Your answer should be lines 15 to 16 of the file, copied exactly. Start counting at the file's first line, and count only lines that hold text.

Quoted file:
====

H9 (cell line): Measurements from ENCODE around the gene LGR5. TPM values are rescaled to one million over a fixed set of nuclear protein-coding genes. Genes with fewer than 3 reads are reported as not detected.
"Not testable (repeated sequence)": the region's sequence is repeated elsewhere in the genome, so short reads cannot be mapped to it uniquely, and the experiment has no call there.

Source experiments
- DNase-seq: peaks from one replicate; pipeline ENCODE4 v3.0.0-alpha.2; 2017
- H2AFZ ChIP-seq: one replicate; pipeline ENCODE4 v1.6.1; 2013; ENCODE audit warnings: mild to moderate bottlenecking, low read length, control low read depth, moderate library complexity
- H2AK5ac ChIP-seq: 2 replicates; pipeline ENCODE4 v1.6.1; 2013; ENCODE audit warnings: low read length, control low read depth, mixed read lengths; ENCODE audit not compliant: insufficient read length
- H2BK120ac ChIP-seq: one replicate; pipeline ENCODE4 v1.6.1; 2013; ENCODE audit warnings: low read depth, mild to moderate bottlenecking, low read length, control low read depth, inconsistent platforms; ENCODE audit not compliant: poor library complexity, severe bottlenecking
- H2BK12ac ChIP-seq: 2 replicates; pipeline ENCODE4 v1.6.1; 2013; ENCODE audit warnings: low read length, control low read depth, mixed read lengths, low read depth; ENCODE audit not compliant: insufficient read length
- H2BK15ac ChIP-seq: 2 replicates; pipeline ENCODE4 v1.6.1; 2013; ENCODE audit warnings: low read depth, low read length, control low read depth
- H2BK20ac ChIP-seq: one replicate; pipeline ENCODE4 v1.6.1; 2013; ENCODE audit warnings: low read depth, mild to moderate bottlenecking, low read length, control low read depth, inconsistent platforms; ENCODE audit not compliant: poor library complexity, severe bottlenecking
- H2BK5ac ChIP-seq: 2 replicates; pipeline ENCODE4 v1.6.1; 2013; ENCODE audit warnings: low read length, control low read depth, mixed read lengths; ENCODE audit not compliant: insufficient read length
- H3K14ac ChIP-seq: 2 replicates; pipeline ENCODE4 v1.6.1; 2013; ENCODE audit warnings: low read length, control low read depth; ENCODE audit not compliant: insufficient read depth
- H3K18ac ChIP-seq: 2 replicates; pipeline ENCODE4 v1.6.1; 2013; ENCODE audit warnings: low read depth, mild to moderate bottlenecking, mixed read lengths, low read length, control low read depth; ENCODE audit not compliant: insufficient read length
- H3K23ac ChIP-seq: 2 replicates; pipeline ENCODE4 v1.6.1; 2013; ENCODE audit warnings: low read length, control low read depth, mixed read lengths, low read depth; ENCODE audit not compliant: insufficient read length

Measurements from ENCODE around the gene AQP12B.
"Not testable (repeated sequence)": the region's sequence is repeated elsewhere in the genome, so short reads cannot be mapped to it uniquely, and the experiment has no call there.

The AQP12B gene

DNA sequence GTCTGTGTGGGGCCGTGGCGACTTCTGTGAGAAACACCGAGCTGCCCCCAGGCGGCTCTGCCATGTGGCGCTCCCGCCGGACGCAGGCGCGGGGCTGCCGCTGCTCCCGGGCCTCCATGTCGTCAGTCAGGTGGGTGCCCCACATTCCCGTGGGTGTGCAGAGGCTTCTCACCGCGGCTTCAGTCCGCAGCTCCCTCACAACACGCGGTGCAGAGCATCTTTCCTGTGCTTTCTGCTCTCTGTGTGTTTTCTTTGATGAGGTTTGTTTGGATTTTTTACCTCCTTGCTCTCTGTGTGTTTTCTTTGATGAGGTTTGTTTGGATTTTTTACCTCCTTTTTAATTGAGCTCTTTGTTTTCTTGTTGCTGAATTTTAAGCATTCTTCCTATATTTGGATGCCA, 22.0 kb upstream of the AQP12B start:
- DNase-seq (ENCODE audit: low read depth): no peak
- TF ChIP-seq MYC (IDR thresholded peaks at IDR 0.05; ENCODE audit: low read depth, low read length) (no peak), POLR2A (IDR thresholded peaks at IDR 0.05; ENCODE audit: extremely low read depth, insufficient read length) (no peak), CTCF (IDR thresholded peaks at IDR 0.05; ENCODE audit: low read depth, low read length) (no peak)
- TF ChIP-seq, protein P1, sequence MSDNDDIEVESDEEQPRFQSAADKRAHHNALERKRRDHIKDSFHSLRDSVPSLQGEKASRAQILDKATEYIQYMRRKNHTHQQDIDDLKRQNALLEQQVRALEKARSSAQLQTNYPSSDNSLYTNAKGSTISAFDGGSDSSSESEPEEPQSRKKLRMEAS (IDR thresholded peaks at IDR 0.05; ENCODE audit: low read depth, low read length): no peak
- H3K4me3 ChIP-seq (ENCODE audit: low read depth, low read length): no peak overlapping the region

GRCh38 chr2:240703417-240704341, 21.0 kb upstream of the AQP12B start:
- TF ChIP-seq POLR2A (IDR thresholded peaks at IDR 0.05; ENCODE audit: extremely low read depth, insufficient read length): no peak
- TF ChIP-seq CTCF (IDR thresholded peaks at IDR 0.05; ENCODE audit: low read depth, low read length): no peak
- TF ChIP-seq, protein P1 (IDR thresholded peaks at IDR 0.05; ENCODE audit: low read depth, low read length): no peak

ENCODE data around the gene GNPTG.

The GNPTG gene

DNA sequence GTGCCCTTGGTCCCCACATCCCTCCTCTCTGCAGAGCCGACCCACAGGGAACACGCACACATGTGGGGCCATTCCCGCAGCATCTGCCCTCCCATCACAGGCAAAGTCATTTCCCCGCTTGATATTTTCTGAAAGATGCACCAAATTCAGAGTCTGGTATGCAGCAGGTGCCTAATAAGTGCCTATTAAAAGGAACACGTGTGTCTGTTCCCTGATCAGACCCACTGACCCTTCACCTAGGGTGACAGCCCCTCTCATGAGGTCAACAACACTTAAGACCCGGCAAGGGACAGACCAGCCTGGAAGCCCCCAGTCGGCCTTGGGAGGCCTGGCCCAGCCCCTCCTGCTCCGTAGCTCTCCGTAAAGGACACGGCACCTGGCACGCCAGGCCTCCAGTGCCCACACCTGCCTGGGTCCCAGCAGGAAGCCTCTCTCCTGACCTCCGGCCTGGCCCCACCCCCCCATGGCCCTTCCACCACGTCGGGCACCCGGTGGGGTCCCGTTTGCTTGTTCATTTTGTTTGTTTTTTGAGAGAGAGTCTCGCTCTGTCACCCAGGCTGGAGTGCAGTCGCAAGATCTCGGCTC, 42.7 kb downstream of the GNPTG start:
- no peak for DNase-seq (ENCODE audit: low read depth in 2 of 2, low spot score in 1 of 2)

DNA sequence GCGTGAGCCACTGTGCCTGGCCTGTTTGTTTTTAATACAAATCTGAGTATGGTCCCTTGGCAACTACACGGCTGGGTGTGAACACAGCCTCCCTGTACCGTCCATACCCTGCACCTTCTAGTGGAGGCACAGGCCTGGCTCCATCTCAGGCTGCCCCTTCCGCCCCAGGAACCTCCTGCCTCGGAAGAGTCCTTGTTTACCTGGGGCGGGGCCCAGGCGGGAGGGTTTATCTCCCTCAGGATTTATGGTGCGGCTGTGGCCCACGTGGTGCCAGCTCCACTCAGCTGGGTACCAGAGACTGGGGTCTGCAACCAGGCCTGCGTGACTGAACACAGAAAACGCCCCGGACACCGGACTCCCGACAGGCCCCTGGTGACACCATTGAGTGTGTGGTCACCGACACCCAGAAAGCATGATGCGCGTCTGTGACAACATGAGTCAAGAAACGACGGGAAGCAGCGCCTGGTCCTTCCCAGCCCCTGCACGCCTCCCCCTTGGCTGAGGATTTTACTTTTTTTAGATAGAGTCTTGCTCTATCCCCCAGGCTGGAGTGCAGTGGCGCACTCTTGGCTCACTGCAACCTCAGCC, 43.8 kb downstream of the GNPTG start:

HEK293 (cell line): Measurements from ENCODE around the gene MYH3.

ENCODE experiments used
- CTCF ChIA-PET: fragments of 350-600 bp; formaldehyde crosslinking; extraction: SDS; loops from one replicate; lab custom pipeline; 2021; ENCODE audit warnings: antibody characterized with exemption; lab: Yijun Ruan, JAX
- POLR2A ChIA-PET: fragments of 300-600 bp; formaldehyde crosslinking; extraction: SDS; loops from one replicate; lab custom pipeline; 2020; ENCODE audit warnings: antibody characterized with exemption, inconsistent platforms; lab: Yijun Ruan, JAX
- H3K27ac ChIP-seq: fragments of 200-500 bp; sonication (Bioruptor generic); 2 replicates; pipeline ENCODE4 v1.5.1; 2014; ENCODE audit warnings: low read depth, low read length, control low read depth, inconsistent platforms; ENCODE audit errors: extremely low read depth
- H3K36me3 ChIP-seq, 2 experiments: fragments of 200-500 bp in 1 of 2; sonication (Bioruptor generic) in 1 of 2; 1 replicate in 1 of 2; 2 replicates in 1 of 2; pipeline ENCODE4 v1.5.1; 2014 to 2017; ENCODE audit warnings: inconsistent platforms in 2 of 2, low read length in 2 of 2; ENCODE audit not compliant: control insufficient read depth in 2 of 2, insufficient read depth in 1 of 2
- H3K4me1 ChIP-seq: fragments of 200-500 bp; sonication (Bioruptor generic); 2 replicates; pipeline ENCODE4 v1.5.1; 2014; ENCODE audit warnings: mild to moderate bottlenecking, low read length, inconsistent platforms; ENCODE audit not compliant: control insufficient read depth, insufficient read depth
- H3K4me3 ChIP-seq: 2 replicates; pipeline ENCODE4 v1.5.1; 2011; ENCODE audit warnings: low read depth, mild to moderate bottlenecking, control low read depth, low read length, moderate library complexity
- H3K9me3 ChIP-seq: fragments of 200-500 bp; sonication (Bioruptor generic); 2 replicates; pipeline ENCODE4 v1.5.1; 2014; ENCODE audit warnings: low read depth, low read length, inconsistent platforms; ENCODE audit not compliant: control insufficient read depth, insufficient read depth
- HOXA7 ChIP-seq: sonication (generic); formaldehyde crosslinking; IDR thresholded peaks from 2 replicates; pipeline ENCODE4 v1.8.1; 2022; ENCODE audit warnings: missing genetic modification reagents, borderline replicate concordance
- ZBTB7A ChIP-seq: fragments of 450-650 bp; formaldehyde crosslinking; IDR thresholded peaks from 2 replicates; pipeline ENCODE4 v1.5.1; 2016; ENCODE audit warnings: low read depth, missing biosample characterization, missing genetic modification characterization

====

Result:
Measurements from ENCODE around the gene AQP12B.
"Not testable (repeated sequence)": the region's sequence is repeated elsewhere in the genome, so short reads cannot be mapped to it uniquely, and the experiment has no call there.